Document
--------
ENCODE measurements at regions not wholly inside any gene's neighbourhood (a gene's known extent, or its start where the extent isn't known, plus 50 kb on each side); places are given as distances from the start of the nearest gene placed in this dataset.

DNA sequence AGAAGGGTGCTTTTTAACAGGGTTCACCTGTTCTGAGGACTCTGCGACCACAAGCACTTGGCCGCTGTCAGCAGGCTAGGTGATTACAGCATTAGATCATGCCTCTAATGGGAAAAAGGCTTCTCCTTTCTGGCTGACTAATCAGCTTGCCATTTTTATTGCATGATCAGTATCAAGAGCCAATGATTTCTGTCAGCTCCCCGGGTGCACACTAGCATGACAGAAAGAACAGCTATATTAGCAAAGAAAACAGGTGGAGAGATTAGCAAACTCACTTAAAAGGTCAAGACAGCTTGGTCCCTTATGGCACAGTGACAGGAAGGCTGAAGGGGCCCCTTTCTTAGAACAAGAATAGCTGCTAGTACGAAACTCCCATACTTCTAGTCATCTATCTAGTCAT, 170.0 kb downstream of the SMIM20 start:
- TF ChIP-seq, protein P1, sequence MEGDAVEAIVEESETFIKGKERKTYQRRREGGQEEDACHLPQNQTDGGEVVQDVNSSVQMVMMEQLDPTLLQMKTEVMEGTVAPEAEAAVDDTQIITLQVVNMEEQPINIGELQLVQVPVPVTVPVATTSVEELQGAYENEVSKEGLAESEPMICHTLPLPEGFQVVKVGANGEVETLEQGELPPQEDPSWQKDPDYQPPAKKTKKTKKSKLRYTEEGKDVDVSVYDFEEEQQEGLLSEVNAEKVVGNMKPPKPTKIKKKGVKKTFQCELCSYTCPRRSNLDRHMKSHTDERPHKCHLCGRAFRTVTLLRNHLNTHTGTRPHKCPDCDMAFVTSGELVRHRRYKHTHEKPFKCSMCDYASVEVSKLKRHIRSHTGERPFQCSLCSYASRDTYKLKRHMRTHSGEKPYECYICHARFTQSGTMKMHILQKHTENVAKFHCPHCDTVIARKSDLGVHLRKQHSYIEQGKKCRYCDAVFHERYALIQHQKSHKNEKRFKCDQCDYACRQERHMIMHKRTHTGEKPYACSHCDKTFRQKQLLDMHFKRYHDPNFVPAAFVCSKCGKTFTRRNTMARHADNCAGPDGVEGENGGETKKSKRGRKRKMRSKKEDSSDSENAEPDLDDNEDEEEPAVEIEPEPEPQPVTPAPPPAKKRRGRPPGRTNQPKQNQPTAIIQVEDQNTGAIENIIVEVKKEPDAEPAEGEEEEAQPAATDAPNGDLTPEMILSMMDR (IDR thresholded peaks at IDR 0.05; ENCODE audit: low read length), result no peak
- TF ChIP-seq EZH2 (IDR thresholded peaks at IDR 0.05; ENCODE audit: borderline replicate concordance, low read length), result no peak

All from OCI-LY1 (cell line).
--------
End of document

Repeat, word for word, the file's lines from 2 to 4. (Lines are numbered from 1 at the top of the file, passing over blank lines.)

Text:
DNA sequence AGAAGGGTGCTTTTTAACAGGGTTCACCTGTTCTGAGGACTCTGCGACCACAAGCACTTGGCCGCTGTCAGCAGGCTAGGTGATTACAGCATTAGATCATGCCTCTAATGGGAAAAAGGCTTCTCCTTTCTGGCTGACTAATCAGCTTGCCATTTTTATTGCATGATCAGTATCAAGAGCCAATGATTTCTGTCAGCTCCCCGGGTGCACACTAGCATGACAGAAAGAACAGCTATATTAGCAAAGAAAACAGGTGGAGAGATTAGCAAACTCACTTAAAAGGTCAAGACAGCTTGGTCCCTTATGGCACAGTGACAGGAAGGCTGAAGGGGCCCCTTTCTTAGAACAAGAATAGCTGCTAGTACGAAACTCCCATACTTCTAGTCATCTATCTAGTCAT, 170.0 kb downstream of the SMIM20 start:
- TF ChIP-seq, protein P1, sequence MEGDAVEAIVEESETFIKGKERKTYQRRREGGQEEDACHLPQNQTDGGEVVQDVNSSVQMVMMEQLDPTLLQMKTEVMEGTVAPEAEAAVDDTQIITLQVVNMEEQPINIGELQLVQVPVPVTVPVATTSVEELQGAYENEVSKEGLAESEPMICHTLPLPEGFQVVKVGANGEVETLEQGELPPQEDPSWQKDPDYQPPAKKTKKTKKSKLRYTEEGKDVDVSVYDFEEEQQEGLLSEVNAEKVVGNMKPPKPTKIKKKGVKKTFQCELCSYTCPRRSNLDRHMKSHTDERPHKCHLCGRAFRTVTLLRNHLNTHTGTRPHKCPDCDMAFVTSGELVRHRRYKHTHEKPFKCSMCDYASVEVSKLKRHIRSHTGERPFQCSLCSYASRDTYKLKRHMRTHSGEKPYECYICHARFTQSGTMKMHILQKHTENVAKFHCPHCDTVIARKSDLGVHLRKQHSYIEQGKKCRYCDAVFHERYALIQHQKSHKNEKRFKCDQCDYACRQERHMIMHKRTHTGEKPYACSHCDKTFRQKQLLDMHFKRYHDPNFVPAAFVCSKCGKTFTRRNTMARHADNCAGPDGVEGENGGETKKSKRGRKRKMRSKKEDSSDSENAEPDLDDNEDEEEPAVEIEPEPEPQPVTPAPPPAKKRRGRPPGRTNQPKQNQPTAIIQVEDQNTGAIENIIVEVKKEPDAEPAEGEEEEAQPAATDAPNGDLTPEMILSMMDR (IDR thresholded peaks at IDR 0.05; ENCODE audit: low read length), result no peak
- TF ChIP-seq EZH2 (IDR thresholded peaks at IDR 0.05; ENCODE audit: borderline replicate concordance, low read length), result no peak